KANSAS CITY, Kan., Feb. 26, 2013 /PRNewswire/ -- As major snowstorms have recently battered the mid-section of the country, keeping most people home from work and school, hospitals have needed to remain open to care for existing patients and, of course, new patients that need medical care. The University of Kansas Hospital and surrounding clinics make up a small city of people with a population of about 6,000 employees caring for hundreds of patients. The hospital has taken numerous steps to ensure employees remain in good positions to take care of those patients, for example:
-- More than 150 cots were set up for employees who chose to stay at the hospital overnight during the nearly foot of snow that fell on Monday night. This helped ensure that at least some employees were there in the morning in case other employees were late getting in due to the road conditions. -- With road conditions in and around the hospital in rough shape, some employees walked from their own homes to the hospital to report for work. "We need to be here to take care of the patients," said Dwayne Walker, a trauma clerk at the University of Kansas Hospital who walked about an hour from his house to the hospital Tuesday morning. -- Shifts were re-configured to avoid shift changes during rush hour and to allow extra time for incoming employees to try to get to work. -- Patients with special circumstances have had specific arrangements made for them by the hospital to ensure treatment is uninterrupted. For example, a University of Kansas Hospital surgeon, in anticipation of the storm, flew in a critical patient to undergo an essential brain surgery procedure. Without this foresight, the patient's necessary operation would have been delayed, putting her health at significant risk because of the storm.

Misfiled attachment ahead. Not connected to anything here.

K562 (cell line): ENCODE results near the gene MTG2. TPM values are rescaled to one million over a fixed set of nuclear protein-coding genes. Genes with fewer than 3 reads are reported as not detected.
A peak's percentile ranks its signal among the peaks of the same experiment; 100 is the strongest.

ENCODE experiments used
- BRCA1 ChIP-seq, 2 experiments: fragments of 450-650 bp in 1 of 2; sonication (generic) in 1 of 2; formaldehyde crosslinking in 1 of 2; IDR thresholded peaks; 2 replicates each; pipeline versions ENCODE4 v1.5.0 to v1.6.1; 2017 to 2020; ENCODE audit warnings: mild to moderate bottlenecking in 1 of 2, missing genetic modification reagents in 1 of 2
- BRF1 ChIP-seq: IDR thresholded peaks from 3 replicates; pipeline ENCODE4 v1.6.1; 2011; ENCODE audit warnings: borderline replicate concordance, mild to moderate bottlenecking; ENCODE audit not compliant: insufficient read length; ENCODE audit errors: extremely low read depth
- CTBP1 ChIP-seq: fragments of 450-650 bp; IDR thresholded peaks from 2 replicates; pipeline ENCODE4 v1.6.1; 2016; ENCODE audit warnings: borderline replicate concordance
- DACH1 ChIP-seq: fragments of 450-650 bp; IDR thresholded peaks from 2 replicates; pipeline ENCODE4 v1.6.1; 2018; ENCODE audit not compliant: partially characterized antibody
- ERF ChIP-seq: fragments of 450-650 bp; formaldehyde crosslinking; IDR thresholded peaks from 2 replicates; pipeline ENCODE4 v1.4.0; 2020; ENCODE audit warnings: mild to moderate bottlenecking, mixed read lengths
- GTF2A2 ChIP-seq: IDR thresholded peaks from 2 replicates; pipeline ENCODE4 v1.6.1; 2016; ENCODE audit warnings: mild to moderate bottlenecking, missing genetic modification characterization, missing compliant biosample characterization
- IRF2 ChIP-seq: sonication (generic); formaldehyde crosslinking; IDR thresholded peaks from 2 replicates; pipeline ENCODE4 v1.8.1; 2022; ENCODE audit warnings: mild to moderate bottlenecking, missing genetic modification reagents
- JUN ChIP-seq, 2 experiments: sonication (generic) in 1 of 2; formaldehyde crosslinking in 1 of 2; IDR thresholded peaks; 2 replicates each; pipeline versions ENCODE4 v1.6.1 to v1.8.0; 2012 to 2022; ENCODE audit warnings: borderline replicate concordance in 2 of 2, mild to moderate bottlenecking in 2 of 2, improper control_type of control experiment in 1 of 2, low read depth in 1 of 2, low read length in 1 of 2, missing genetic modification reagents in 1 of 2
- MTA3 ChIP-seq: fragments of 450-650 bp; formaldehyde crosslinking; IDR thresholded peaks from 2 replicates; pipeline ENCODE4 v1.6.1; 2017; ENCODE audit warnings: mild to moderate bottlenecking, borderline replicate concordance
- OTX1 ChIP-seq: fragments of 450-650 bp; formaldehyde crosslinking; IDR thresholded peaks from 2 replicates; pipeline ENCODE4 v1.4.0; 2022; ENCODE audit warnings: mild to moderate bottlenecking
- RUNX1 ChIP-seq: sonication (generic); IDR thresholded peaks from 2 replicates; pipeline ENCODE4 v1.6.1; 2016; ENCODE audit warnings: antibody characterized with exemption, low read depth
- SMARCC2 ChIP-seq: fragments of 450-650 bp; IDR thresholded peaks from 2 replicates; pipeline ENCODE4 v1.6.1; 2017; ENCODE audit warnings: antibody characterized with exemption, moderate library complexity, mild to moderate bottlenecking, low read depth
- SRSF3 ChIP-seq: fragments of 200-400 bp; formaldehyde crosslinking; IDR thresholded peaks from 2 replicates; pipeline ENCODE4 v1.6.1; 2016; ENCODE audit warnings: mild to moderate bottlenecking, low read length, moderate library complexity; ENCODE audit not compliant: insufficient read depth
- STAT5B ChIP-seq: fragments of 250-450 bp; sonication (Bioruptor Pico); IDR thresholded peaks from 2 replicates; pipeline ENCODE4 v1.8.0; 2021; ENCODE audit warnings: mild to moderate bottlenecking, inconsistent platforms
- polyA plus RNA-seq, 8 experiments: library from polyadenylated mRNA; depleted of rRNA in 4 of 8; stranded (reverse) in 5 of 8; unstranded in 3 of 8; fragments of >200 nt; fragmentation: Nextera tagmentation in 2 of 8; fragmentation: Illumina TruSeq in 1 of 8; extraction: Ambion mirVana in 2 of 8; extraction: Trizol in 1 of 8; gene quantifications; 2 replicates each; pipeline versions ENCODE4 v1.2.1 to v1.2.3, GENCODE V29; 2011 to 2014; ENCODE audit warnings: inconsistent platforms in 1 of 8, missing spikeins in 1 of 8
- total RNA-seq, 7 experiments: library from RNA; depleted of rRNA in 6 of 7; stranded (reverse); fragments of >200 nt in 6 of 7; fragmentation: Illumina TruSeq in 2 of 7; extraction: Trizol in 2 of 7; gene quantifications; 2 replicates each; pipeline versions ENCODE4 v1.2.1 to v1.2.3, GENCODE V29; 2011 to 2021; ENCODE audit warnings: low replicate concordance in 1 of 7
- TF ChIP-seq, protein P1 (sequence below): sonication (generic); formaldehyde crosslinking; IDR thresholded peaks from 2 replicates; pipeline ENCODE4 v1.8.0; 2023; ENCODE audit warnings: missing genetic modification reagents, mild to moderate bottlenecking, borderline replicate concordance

"Our employees understand the importance of their jobs in caring for our patients and keeping this hospital running during Mother Nature's most difficult storms," said Tammy Peterman, chief operating officer and chief nursing officer. "Injuries and illnesses don't stop because of snow days, so we need to be here for patients."
In many cases, the worst part of a snowstorm from a medical perspective is the day or two following the snowfall. Slips and falls on ice along with heart attacks from shoveling heavy snow lead to a significant increase in emergency room visits after a storm.
ER physicians remind everyone to stay inside if possible during winter storms and when it comes time to dig out, consider hiring someone to do it if they are at risk for a heart attack. Additionally, doctors remind everyone to drink plenty of fluids. Weather events, cold or hot, can leave people dehydrated from extra exertion caused by the extreme temperature and in this case, snow.
To view a video of the hospital's preparations, click this link: https://www.youtube.com/watch?v=Cu-tt1FXjx0
The University of Kansas Hospital is the region's premier academic medical center, providing a full range of care. The hospital is affiliated with the University of Kansas Schools of Medicine, Nursing and Health Professions, and their various leading edge research projects. The constantly growing facility contains 665 staffed beds (plus 24 bassinets) and serves more than 28,000 inpatients annually. A total of ten of its specialty areas are ranked nationally by the U.S. News & World Report "Best Hospital" lists, including Cancer (#37), Cardiology & Heart Surgery (#24), Diabetes & Endocrinology (#38), Ear, Nose & Throat (#20), Gastroenterology (#20), Geriatrics (#17), Nephrology (#15), Neurology & Neurosurgery (#22), Pulmonology (#15) and Urology (#45). The cancer program is part of The University of Kansas Cancer Center, a National Cancer Institute designated program. The hospital has received Magnet nursing designation, reflecting the quality of care throughout the hospital, an honor awarded to only 6.6 percent of the hospitals nationwide. The hospital also houses the region's only burn center, the area's only nationally accredited Level I Trauma Center and the area's only Advanced Comprehensive Stroke Center recognized by the Joint Commission. For more information, visit www.kumed.com.
SOURCE The University of Kansas Hospital